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Excellent paper from MSFT Research on inline proxies vs. SSL

Reading time ~1 min

Ron Auger sent an email to the [WASC Mail list] on some fine work presented recently by Microsoft Research. The paper (and accompanying PPT), titled [Pretty-Bad-Proxy: An Overlooked Adversary in Browsers’ HTTPS Deployments] is pretty cool and shows several techniques for a malicious inline proxy to sniff SSL sessions passing through the proxy. Its genuinely a bunch of cool findings and has been handled neatly (with the exception of some shocking clipart!).

The attack logic is fairly simple. User tries to browse to https://mybank.com. The browser sends a connect message to the proxy. The proxy returns an HTTP 502 proxy error message. The magic comes in here. The browser interprets the returned 502 message within the security context of https://mybank.com.

So the attack works as follows:

  1. User tries to browse to https://mybank.com.
  2. Browser sends connect message to evil-proxy.
  3. Evil-proxy sends back a 502 message, with evil-Javascript and opens an iframe to https://mybank.com.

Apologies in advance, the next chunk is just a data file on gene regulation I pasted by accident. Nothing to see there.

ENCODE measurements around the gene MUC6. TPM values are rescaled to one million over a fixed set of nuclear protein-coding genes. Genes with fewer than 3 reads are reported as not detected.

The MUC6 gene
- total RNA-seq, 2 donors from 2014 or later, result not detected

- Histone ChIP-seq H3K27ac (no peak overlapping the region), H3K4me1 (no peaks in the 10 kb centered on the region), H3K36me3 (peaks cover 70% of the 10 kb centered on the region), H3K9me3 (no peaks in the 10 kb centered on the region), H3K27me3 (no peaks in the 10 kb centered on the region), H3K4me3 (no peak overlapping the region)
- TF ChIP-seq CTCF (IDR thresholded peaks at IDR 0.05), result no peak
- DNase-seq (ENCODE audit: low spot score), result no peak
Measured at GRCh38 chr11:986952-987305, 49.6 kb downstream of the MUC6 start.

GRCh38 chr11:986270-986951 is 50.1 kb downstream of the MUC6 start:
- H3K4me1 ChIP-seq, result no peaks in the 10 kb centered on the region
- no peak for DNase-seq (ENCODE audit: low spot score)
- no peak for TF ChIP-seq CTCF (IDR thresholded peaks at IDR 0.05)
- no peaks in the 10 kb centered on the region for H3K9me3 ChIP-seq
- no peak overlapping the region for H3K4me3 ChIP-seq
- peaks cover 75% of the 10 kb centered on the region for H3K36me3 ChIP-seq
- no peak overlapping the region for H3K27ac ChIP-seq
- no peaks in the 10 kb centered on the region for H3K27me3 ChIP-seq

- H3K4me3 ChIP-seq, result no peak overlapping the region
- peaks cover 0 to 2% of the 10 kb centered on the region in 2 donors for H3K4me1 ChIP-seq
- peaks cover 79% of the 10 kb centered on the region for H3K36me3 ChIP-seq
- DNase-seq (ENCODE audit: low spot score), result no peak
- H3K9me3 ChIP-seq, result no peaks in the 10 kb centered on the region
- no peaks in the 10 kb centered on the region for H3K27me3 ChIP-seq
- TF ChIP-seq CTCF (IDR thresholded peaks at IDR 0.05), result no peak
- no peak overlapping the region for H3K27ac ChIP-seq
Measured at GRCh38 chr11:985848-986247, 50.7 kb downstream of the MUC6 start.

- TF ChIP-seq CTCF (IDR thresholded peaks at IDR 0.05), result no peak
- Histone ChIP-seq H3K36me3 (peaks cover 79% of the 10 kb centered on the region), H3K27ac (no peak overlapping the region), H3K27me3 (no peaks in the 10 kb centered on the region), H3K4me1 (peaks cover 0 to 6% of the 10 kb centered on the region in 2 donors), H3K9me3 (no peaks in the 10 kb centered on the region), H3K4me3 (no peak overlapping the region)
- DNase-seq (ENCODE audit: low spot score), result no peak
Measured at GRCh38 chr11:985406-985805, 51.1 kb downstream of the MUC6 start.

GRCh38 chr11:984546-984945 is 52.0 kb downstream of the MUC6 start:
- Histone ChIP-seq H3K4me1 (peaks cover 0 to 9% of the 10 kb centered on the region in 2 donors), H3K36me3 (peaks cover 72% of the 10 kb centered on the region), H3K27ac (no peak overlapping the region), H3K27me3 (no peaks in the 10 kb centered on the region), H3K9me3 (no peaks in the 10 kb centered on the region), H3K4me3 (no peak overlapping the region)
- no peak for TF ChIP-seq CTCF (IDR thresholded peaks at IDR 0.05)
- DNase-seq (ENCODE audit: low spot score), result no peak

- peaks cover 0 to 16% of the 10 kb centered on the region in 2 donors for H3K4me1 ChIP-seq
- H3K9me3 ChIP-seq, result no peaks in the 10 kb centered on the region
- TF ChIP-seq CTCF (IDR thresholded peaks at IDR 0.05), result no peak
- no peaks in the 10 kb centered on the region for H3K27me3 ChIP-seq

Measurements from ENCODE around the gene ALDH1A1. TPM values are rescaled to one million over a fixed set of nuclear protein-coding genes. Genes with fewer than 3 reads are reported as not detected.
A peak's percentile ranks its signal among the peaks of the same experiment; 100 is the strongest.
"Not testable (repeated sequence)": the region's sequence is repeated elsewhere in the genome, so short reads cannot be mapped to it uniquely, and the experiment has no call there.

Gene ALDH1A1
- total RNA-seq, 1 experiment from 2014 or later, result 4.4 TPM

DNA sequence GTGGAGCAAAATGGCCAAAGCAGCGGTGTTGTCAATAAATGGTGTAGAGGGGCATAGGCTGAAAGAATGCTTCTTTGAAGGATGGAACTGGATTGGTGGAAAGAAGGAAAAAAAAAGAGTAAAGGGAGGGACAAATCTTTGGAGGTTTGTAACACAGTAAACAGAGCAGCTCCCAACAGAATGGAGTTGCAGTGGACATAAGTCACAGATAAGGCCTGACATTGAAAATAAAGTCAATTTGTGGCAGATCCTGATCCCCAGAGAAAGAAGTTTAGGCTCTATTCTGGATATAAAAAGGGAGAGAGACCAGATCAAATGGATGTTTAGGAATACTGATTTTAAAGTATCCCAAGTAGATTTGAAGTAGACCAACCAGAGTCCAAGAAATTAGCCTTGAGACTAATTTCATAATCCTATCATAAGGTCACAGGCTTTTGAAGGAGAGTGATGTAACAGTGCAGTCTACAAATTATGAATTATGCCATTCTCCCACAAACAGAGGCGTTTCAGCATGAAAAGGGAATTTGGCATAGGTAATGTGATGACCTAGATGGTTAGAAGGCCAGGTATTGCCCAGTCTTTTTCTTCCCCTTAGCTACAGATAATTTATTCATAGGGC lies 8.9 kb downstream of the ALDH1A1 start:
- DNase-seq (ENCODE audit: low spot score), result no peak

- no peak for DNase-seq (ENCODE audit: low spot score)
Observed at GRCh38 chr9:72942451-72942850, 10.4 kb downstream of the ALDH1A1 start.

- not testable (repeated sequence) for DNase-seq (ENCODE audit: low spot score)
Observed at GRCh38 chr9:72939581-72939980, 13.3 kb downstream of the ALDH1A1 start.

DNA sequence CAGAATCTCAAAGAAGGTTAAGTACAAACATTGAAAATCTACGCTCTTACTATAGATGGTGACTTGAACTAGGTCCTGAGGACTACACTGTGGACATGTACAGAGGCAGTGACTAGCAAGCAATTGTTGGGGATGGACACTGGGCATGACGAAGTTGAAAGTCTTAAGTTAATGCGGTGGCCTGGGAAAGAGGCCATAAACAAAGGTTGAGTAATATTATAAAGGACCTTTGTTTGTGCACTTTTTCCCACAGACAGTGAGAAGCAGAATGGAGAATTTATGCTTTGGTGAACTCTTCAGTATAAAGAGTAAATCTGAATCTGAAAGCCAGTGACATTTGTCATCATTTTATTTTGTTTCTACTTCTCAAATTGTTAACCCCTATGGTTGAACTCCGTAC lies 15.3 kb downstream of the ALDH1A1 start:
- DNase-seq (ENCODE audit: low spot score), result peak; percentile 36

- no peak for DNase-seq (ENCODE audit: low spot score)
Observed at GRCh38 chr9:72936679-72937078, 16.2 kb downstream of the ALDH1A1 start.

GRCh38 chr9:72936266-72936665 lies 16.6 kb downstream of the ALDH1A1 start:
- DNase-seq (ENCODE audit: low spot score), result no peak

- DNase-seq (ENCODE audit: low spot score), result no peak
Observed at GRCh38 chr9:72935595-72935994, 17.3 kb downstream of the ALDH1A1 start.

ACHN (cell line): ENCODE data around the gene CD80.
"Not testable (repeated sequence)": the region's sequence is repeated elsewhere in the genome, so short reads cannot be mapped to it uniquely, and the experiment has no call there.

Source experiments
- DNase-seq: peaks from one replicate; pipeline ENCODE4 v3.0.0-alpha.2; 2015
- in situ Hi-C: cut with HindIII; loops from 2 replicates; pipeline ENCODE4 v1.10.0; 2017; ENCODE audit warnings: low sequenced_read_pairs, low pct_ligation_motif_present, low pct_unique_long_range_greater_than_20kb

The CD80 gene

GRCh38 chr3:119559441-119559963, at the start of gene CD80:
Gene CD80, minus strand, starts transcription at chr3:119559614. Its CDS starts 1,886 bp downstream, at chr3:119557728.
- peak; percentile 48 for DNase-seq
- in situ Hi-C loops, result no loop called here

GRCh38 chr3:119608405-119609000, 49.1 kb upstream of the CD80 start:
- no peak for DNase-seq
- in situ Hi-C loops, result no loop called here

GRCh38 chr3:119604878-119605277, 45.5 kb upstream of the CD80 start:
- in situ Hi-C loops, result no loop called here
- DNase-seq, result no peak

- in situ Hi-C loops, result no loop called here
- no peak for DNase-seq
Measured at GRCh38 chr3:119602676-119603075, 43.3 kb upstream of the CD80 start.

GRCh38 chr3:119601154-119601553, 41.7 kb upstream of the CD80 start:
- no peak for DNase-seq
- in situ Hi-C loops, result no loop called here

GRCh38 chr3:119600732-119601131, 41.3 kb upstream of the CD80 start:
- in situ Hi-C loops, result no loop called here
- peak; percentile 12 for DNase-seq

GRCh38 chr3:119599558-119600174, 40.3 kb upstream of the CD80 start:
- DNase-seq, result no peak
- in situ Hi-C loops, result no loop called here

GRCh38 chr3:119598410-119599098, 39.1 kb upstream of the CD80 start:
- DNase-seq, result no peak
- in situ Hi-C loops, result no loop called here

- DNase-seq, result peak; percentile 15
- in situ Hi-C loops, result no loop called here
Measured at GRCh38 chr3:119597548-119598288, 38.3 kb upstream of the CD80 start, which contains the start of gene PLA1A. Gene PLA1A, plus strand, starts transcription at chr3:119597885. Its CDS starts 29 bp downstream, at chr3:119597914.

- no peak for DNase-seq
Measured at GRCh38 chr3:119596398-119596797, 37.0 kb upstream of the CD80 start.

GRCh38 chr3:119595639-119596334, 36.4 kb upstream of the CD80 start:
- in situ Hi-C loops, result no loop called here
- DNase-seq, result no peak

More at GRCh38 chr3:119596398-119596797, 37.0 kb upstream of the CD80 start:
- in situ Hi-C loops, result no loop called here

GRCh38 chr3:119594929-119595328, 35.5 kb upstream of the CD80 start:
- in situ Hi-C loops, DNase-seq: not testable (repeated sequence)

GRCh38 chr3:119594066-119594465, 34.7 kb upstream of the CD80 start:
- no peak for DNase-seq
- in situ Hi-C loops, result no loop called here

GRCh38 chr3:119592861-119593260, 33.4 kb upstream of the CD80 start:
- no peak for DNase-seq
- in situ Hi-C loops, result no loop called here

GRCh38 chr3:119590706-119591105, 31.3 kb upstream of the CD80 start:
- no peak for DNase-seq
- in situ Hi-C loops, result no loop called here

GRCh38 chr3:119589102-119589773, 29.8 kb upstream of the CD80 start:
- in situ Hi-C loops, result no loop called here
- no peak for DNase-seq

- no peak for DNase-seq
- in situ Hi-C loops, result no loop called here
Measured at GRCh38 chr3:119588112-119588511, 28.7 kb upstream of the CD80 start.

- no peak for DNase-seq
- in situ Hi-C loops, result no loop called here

4. Evil-proxy lets the request go to https://mybank.com and the page loads in the users browser.
  5. Evil-Javascript is now running in the same context as the banking session, so it has full access to page..


With a little more arm bending the paper even goes on to remove the neccessity of full control of an evil proxy, relying on an attacker on the local network sniffing traffic and then racing the valid proxy server..

The findings have been disclosed to the browser vendors and have already been remediated, which means we can collectively breath a sigh of relief, but clearly, it has not been a good year for SSL (and SSL implementations).